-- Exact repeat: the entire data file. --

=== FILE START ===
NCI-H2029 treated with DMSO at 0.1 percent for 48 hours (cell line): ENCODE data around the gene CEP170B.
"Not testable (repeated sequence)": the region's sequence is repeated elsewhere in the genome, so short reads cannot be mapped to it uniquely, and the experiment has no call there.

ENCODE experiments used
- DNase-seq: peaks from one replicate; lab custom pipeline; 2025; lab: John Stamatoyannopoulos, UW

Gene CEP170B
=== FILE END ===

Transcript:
NCI-H2029 treated with DMSO at 0.1 percent for 48 hours (cell line): ENCODE data around the gene CEP170B.
"Not testable (repeated sequence)": the region's sequence is repeated elsewhere in the genome, so short reads cannot be mapped to it uniquely, and the experiment has no call there.

ENCODE experiments used
- DNase-seq: peaks from one replicate; lab custom pipeline; 2025; lab: John Stamatoyannopoulos, UW

Gene CEP170B